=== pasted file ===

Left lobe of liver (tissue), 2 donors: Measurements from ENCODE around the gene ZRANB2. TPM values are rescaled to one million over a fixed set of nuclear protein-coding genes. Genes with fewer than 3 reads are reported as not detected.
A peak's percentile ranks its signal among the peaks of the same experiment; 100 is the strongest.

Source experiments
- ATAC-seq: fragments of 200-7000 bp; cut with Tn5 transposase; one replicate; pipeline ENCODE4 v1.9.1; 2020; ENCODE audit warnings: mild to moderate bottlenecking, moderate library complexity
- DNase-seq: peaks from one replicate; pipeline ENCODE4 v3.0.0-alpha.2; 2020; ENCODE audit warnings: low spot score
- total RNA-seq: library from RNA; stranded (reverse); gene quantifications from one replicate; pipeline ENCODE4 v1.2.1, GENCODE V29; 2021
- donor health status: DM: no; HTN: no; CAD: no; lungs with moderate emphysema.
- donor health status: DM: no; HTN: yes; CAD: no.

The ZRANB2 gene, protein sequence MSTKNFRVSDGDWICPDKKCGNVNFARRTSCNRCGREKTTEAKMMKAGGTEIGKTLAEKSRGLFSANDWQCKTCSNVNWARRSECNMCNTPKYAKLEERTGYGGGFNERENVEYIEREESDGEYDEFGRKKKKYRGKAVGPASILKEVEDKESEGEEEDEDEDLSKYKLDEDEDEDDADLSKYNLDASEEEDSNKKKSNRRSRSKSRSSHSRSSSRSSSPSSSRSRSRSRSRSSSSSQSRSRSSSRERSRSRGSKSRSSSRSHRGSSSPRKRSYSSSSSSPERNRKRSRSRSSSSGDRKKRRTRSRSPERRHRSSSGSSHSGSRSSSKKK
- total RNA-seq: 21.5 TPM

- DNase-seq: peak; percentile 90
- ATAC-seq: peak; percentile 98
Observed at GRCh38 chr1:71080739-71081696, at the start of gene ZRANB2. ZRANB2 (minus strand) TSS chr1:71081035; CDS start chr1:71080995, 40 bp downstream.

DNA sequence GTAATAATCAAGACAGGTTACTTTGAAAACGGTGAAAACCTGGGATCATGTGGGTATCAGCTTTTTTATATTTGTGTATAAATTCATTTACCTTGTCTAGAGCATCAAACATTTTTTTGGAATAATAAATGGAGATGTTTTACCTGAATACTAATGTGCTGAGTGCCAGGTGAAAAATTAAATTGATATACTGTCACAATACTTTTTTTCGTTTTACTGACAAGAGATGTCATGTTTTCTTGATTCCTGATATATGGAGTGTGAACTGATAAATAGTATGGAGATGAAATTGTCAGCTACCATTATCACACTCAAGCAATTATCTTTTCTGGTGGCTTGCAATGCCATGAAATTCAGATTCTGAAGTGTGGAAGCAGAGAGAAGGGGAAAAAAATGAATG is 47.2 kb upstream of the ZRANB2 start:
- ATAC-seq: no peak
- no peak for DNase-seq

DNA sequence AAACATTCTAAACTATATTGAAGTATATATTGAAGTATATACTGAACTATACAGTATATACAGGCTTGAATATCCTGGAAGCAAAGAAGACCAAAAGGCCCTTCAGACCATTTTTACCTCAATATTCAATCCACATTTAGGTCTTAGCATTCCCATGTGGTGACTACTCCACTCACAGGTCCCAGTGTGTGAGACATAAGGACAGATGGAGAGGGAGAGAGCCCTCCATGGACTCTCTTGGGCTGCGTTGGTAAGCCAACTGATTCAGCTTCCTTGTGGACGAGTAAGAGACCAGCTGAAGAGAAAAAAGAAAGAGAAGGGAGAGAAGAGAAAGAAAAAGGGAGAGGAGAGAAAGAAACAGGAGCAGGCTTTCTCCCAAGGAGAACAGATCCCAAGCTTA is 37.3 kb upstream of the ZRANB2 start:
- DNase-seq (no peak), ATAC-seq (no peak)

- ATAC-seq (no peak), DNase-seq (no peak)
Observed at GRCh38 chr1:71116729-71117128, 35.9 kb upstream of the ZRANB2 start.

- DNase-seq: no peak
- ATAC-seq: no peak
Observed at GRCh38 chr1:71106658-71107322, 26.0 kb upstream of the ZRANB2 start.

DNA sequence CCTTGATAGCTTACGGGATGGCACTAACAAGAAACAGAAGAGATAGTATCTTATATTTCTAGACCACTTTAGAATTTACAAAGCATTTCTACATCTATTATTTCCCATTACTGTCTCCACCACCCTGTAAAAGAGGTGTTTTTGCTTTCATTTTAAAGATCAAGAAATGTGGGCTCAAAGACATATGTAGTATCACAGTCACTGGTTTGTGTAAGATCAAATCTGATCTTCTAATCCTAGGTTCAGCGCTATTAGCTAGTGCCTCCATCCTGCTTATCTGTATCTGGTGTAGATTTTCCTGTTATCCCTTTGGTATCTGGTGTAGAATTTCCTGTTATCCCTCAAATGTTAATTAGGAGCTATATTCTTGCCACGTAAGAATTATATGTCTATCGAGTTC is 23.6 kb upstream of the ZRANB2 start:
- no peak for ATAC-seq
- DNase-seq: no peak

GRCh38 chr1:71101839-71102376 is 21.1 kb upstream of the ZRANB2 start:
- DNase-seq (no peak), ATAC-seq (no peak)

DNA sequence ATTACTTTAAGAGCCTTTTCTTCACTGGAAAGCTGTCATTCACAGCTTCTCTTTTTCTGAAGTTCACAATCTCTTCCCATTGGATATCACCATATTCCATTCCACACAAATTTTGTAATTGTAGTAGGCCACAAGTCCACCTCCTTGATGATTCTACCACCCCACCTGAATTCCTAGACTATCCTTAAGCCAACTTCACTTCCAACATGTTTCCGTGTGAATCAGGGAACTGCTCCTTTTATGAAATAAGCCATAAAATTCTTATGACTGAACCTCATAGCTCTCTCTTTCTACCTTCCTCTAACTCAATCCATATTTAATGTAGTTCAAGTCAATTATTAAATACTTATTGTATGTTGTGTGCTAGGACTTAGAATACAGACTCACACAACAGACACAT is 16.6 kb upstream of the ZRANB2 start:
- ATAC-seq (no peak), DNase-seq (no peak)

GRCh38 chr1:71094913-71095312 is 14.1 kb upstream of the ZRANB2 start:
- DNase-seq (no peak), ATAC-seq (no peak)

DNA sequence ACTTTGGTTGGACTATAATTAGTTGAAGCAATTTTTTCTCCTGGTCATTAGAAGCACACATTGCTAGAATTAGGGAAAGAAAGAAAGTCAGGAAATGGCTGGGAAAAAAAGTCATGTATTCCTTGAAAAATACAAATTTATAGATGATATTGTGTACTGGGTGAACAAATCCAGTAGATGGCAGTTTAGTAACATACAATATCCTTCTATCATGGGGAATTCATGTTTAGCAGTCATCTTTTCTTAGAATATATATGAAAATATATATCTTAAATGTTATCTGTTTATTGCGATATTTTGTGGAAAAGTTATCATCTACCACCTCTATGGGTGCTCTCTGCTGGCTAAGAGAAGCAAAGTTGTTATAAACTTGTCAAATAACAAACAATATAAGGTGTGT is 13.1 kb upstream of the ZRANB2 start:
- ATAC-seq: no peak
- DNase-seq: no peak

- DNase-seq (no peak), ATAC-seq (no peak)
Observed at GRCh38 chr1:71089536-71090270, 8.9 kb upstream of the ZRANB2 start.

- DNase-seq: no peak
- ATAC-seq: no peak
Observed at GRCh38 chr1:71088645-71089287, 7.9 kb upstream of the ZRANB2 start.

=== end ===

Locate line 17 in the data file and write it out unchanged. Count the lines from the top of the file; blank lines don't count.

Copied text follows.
DNA sequence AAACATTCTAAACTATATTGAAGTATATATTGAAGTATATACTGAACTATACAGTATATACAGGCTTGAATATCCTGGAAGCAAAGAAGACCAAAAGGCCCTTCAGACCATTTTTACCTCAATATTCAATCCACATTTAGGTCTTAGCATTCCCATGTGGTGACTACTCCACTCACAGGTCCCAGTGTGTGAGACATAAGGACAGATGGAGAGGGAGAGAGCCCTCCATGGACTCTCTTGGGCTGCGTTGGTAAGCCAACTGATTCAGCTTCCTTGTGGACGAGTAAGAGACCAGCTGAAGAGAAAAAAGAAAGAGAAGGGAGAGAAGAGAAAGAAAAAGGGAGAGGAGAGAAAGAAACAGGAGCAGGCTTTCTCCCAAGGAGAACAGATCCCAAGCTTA is 37.3 kb upstream of the ZRANB2 start: